As California moves close to the Jan. 1 start of legal use of recreational marijuana, there will be no sales in Yountville, or outdoor cultivation of the plant, just yet.
Looking ahead to the start of lawful non-medical cannabis use starting Jan. 1, the Town Council last week decided against immediate changes in its local ordinances, at least for now. An existing ban on marijuana dispensaries will stay in place, and cultivation for personal use remains limited to the six-plant maximum – only inside a residence – already protected by state law.
However, council members who unanimously passed the ordinance promised residents it will be mainly a placeholder until the town can schedule a public round-table discussion to guide how it eventually regulates the sale, zoning and delivery of marijuana-based products.
A forum could take place as soon as January, only a few weeks after Proposition 64, passed by voters in 2016, makes non-medical pot consumption legal in the state.
“I want to make clear: This is not a ‘no’ to anything we do not consider tonight,” Councilwoman Kerri Dorman told a near-capacity Town Hall audience. “This is not a full stop on the process. Tonight is still the very beginning of the conversation for us, as a community and as council members.
“We need to do it right, and do it right the first time. And that is going to take some time and community input.”
Dorman’s colleague, Jeffrey Durham, assured local cannabis users of his support for a legal path to marijuana growing and sales, but wanted Yountville to enter the process as well informed as possible – with the broadest range of voices.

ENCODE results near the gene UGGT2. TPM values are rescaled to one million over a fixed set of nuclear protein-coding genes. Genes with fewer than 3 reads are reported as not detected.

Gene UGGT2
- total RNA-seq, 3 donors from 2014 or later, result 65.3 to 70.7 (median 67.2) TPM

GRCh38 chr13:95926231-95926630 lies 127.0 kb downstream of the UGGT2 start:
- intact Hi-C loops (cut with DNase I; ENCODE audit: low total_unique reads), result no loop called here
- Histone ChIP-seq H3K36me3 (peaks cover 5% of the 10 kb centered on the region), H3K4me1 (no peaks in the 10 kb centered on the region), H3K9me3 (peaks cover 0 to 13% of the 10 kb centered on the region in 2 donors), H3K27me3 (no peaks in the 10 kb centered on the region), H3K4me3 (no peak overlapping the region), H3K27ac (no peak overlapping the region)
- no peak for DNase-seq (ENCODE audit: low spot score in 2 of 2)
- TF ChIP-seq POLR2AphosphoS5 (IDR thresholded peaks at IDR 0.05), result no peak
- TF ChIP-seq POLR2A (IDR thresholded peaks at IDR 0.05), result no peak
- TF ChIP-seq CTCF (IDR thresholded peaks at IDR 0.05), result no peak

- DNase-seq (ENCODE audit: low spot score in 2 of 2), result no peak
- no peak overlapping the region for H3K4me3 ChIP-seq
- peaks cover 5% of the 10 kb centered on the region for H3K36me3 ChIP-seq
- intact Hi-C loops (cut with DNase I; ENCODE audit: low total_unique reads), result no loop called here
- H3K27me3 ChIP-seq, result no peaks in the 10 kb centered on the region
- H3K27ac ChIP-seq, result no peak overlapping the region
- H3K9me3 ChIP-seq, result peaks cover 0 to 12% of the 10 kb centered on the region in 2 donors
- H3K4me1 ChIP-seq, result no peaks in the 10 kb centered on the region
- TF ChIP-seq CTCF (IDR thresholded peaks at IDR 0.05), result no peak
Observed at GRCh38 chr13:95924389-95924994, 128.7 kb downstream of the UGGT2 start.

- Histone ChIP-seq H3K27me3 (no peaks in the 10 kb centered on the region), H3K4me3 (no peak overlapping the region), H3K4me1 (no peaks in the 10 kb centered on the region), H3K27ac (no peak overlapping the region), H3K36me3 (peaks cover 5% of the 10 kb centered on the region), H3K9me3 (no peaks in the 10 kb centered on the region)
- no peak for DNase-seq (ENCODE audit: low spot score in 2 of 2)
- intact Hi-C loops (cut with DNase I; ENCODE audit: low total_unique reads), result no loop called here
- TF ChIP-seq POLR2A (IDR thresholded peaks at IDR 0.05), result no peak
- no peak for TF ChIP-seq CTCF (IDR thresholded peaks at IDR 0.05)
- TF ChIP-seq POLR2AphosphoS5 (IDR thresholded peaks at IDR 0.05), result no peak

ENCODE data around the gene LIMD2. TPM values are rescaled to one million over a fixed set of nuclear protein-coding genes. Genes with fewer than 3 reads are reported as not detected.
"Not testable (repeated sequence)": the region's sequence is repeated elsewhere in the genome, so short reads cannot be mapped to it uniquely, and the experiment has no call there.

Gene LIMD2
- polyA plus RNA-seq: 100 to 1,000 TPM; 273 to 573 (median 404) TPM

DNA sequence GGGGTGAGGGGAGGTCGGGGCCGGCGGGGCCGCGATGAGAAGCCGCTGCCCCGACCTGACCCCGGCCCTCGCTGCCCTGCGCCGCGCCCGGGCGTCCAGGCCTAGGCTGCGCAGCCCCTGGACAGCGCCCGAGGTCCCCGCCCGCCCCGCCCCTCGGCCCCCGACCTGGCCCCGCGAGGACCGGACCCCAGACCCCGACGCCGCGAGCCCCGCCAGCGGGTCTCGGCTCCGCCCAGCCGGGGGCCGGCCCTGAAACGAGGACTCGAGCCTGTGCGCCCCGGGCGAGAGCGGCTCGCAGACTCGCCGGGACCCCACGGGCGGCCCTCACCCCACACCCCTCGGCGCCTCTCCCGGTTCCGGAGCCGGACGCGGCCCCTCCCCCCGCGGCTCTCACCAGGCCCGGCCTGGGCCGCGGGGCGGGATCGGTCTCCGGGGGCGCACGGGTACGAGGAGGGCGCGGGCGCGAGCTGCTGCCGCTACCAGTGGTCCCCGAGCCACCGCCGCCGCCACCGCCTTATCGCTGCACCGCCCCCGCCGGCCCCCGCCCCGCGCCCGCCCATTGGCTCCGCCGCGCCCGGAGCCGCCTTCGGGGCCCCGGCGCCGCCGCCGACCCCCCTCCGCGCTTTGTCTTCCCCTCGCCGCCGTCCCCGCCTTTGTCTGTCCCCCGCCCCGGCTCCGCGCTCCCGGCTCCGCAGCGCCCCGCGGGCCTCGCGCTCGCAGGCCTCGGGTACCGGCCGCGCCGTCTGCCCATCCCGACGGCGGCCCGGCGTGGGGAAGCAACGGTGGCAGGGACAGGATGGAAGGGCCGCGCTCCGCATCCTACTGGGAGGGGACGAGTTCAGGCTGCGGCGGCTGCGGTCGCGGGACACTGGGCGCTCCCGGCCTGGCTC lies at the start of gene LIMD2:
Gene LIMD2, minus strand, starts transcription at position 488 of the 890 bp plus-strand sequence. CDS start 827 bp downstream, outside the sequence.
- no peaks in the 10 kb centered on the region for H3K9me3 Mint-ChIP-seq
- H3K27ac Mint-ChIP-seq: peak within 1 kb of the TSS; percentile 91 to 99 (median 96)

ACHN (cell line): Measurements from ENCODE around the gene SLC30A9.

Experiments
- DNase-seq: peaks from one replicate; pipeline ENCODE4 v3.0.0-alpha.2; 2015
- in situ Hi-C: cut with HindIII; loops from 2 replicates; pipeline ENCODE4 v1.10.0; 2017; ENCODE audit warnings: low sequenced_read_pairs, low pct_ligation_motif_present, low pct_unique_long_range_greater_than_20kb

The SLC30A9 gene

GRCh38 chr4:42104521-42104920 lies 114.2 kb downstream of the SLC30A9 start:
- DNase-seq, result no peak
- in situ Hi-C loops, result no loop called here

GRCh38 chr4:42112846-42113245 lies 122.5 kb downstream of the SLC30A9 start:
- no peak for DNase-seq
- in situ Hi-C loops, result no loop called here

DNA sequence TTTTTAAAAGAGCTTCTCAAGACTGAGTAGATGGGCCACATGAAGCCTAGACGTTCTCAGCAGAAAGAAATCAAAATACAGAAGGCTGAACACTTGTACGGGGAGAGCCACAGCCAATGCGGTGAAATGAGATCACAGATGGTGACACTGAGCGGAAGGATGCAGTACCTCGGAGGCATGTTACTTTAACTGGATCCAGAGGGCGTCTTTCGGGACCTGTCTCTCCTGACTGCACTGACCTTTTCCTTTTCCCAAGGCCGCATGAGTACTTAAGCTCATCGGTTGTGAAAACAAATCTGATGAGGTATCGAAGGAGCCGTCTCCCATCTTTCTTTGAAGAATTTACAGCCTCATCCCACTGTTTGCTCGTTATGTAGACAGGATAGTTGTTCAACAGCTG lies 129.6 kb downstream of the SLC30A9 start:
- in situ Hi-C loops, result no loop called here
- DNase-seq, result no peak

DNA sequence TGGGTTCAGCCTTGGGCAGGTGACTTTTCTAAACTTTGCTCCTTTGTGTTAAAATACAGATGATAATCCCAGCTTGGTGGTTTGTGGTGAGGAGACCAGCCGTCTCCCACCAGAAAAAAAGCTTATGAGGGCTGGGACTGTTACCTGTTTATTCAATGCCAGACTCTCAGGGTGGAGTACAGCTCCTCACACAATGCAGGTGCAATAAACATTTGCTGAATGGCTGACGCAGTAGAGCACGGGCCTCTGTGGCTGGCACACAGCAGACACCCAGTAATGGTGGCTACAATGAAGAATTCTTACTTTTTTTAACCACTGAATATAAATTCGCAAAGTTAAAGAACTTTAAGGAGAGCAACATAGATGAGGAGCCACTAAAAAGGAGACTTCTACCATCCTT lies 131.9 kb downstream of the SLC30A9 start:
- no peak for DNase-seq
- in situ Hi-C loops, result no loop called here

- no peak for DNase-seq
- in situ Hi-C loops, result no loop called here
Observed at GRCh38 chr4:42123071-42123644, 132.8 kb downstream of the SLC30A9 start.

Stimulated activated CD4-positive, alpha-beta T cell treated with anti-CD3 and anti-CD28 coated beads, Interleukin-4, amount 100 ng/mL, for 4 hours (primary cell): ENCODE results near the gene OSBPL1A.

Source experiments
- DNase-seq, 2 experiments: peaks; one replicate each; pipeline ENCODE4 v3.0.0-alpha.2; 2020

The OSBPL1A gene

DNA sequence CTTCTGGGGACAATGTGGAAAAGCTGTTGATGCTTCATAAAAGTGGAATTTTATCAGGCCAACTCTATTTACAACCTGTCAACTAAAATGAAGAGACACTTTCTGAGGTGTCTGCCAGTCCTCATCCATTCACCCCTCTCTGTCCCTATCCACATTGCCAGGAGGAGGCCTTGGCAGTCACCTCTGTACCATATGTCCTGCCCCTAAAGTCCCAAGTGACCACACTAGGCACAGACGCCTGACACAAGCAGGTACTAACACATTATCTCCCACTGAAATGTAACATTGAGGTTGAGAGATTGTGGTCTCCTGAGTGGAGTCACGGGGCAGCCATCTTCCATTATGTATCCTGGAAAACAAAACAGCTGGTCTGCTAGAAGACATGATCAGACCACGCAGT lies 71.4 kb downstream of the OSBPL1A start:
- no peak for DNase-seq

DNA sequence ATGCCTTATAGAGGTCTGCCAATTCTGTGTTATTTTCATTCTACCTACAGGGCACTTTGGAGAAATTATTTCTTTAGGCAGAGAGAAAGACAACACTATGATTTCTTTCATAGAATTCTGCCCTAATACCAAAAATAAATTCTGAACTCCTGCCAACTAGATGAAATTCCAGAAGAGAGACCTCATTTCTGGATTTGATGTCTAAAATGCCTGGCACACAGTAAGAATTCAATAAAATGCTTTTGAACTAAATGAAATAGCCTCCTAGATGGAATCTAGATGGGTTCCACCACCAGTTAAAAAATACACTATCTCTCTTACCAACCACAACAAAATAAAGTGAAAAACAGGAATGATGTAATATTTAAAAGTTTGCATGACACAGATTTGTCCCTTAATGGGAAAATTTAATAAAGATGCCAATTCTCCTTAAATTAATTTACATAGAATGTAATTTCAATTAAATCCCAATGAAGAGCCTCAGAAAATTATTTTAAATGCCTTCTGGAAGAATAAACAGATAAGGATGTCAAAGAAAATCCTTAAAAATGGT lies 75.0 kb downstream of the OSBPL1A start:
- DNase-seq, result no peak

“I’m in support of personal cultivation, commercial cultivation, the dispensary, delivery,” he said. “I just want to make sure all the decisions we are making are fully informed and fully involved with the rest of the community.”
Yountville leaders pared back sections of the ordinance that would have specified the zoning and restrictions of a dispensary, leaving those decisions to be made after a future community meeting. For now, a retail ban passed in 2010 stays in place.
A draft version of the law would have restricted a Yountville dispensary to selling only edibles, foods and candies laced with the drug, and not the smokable product. Only one would be permitted in the town, with the license to be awarded on a first-come, first-served basis.
Some residents urged Yountville to broaden the range of allowed products – to permit cannabis-derived oils and under-the-tongue sprays, for instance – saying edibles may not contain enough of the substance to effectively offer the pain relief that causes many users to seek out the substance with a doctor’s recommendation.
Others called on the town to let residents grow personal-use pot plants outdoors as well as in, and asked for the end of a ban on cultivating inside apartment complexes. (Although Prop. 64 ensures the right of Californians to grow personal-use plants in private homes, cities can still allow or forbid cultivation outside of residences.)
“I have a concern about the idea that people in multifamily dwelling units are excluded from the legal right to grow their own cannabis,” said Yountville resident Pamela Reeves, pointing to the expense and hazards of indoor marijuana growing lights. “If there were an outdoor allowance, you can specify (growing within) a fenced area with a locked gate. It would enhance everyone’s life not to have it indoors.”
Ultimately, Yountville leaders chose to largely reaffirm the town’s existing marijuana curbs to avoid leaving any ambiguities in local law at the start of 2018 – gray areas that Mayor John Dunbar suggested could unintentionally leave the town without the power to block a future seller.
Even if the council eventually chooses to allow a dispensary next year or later, “if we stay silent on that matter (after Jan. 1), someone could open a dispensary – and then we could potentially regulate where and some of the conditions, but we could not prohibit it,” he told council members.